My Grandfather's Granddaughter

My granddad was an extremely funny man.

He died when I was only nine; far too soon, stolen from me quite suddenly before I ever got to know him as a grown-up, which is one of the saddest facts of my life. But my memories of him are quite vivid, and when I mentioned to my mother tonight that after telling someone a bit about him, my correspondent had noted, “Now I see that what you are is your grandfather's granddaughter,” my mother nodded with wide-eyed mock exasperation: “Oh, yes.”

He was NYPD, a detective, but he never looked like a cop. Nearly always sporting a goatee in his later years (and known at the precinct as “The Fuzz with the fuzz” for it), he also favored black turtlenecks, ever looking more likely to recite Ginsberg than arrest a perp. In fact, I never saw his gun, not once. It was out of the holster and into a locked drawer in his dresser the moment he walked in the door, and we were allowed nowhere near that dresser. Guns were serious business, and when he was home, he was anything but serious.

His father, my great-grandfather, had been a Vaudevillian—a contortionist acrobat clown, to be precise—and my granddad was the star of his own mobile stage. He always had a joke for every occasion; in his wallet, he carried a tiny notebook full of punch lines, for which he could remember every set-up—hundreds of jokes ready to go at a moment’s notice. My mom is fond of telling the story of how, on the plane home from a visit with my grandparents in NYC when I was 18 months old, I was already repeating the punch line of a joke I’d heard my granddad tell. She was convinced her child was a genius. Nah—just a sucker for a good joke, even then.

My granddad was also the most captivating raconteur I’ve ever met in my life, asked to tell the same stories over and over, by both adults and children alike; one of my favorite series of pictures that my compulsive shutterbug of a mother ever took was of me, on Christmas Eve at age six, dressed in green footie pajamas, sitting on the floor with my granddad, who was telling me the story of Noah and the Ark. It was hours long, or certainly seemed like it, and his descriptions of Noah’s furious but futile attempts to keep the ark free of poop produced by his thousands of animal passengers had me in such fits of laughter; in picture after picture, my head is thrown back, giggling uncontrollably, or raptly staring at him, hanging on his every word, a giant grin of anticipation on my little face.

He was wickedly clever, but would do just about anything for a laugh, no matter how asinine. Each day, he went on long walks through the city, and he loved buying complete bullshit, as long as it was a bargain. He once bought a pair of size 18 sneakers because they were only $2, so long on his feet that he had to walk up the stairs sideways when he came home. When my grandmother saw him, she burst into gales of laughter. He took them off and dumped them in the trash, commenting, “That was worth two bucks.”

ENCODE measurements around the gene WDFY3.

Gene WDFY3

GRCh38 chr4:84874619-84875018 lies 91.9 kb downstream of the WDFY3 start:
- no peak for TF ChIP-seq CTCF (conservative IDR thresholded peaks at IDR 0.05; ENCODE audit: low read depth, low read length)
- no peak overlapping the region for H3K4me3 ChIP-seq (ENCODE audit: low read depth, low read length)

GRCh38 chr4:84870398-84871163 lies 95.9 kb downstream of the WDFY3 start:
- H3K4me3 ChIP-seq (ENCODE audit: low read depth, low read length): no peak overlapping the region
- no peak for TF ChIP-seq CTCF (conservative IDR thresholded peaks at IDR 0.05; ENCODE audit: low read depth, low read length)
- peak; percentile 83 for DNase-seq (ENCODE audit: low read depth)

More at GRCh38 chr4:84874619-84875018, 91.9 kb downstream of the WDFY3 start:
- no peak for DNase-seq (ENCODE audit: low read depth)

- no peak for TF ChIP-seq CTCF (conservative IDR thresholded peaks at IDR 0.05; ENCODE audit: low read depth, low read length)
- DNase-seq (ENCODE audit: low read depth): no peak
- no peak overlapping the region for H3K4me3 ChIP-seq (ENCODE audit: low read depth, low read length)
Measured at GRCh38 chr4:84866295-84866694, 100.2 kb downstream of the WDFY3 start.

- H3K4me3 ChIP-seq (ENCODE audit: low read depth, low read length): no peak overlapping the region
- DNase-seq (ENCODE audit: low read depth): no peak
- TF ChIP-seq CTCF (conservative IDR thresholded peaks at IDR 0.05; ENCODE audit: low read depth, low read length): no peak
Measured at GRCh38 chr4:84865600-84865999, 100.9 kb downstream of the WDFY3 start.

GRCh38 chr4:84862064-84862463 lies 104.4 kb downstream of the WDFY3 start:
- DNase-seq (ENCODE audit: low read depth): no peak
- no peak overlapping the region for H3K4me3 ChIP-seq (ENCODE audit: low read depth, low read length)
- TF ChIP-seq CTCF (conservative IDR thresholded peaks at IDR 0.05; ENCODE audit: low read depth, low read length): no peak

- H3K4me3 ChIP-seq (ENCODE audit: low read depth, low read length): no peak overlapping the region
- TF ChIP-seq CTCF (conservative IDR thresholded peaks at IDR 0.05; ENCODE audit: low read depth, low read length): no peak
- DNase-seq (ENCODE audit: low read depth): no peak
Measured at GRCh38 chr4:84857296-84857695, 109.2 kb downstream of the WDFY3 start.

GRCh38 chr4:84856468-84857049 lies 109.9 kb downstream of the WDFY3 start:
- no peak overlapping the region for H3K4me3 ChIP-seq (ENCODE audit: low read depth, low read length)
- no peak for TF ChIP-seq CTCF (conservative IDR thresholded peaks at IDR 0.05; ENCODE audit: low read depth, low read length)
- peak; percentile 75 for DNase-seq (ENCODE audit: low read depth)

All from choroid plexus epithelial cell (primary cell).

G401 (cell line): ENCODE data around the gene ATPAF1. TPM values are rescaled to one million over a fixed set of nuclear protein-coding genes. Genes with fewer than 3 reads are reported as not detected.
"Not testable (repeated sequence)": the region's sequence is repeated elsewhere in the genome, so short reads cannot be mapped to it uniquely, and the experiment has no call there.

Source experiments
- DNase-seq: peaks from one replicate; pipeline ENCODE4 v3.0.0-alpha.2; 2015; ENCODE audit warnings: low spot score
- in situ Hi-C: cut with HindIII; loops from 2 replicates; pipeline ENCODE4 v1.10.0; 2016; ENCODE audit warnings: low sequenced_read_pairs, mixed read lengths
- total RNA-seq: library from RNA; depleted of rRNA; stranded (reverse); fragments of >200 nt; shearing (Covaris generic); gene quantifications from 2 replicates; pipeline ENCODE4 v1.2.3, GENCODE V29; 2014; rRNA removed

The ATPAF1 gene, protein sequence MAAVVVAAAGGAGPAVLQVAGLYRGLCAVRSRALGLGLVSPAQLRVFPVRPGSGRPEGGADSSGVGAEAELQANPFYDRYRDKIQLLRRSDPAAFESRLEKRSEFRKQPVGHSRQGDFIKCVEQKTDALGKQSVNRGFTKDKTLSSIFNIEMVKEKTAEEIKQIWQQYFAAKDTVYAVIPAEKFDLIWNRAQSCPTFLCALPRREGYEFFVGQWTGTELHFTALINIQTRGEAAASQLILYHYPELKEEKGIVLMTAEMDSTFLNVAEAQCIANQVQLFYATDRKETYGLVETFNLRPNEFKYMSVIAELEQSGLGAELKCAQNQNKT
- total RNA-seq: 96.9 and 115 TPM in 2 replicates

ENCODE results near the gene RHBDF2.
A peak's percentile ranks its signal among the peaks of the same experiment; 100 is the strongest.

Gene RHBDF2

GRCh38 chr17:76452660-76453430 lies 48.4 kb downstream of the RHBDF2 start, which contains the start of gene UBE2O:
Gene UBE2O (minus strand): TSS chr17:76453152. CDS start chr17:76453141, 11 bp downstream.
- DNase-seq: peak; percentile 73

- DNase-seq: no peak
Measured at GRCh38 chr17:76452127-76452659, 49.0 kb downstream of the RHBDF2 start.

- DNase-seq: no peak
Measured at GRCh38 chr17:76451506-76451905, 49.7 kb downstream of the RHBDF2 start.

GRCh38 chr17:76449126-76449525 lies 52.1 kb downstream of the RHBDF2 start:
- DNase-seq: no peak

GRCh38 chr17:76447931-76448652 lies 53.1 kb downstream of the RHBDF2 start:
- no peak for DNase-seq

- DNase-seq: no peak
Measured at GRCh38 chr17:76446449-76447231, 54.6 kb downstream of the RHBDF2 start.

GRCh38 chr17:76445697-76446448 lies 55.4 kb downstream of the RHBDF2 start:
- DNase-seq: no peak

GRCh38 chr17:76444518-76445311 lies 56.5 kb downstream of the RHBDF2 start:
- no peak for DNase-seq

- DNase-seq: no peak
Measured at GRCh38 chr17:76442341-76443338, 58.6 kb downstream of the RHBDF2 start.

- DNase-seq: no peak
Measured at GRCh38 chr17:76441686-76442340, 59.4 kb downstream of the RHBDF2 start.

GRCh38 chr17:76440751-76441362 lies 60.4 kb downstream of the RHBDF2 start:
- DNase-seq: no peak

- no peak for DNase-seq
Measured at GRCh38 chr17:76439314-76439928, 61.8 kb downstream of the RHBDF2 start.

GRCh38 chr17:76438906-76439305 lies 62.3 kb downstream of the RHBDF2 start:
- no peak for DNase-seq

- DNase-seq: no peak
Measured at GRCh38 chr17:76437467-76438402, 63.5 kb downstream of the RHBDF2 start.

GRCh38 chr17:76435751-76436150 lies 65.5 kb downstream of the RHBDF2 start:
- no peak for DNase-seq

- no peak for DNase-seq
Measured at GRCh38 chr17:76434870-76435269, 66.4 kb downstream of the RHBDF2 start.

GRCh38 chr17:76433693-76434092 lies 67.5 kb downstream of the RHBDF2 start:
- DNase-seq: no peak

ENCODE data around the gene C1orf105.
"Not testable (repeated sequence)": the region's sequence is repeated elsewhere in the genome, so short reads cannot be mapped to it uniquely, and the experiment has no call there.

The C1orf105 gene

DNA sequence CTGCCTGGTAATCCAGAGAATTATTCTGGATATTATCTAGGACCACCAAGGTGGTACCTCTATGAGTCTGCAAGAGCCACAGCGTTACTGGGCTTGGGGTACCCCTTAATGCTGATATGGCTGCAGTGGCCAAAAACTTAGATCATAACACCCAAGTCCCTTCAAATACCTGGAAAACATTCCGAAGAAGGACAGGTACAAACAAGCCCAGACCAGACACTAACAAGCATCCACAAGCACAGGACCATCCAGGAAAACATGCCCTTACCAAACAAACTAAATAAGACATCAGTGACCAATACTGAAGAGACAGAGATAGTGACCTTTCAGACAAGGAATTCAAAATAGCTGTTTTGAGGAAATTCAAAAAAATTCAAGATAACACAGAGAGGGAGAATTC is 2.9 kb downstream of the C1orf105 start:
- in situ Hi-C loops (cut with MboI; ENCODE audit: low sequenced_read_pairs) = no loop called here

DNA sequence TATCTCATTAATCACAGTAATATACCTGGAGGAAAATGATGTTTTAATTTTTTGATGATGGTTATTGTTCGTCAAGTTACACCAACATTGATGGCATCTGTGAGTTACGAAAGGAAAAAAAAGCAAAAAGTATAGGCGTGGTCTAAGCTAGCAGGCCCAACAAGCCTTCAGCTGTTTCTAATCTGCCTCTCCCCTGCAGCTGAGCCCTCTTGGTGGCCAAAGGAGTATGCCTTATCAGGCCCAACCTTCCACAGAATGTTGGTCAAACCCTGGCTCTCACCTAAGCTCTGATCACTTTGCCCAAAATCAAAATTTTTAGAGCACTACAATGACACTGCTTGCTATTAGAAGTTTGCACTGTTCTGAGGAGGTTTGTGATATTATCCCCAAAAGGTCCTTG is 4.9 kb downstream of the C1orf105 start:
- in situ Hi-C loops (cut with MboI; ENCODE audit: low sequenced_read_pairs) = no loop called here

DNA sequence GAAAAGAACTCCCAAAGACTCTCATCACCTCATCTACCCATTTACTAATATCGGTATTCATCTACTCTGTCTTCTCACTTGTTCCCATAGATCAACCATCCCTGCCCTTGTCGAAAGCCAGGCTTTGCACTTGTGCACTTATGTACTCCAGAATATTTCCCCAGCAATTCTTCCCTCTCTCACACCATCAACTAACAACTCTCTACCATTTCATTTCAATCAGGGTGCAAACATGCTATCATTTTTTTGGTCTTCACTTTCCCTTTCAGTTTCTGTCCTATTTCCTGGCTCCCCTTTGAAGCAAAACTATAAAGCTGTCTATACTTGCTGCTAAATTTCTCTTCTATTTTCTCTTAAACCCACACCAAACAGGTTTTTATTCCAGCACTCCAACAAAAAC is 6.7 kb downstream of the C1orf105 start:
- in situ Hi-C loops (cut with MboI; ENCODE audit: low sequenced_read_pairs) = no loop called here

His favorite purchases, however, were rubber insects, gelatinous globby creatures of various shapes and sizes, and facial prosthetics—the uglier the better. Sometimes he would come in the door sporting not just a fake nose, but a fake lizard dripping down his head, too.

You wouldn’t know it from that picture, but he was actually quite a handsome fellow.

Eager to be in on his gags, I would join him in pretending to be asleep when we heard my mom or nana coming, only to jump up to startle them—and good sports that they were, they always acted surprised. We’d watch TV in their living room with small rubber monkeys hanging from our noses, until my nana noticed and laughed, or I’d spend hours with him trying to teach me to wiggle my ears, like he could. I never managed it, but I can raise both eyebrows independently of each other, which he could never do.

I remember that he was a great cook, especially his Italian sausages (in spite of his decidedly not Italian lineage), that he looked after thousands of guppies kept in huge tanks in the cellar, that he collected stamps, that he always stuck gift bows to his forehead every Christmas, and that called me Lisser. And I remember walks with him through the city, during which he would hop over parking meters in a single bound.

His long walks through the city he loved, and made me love as I came to associate its wonder and beauty and madness and fun with the sidewalk strolls spent with my tiny hand in his, were, in the end, what killed him. He never learned how to drive, as there was no need, and skipped the bus or the subway whenever he could. The 20 block walk to the doctor got his heart pumping, and left undiagnosed the dangerously low blood pressure which led to his fatal stroke at age 63.

I didn’t attend his funeral—I was too young, it was decided. But I’ve been told that, laid in his casket, he had a smile playing at the edges of his mouth, and everyone expected him to sit up at any moment and announce it had all been a gag.

I miss him still, so desperately, and I wish more than anything that I could know him now. Even though I’m sure he was a flawed man, he is perfect in my memory—a circumstance I’d happily exchange if it had meant more time to know him. I wish I had just one more walk with him. It would be nice to find out what he thought of how I turned out, and whether I could make him laugh.

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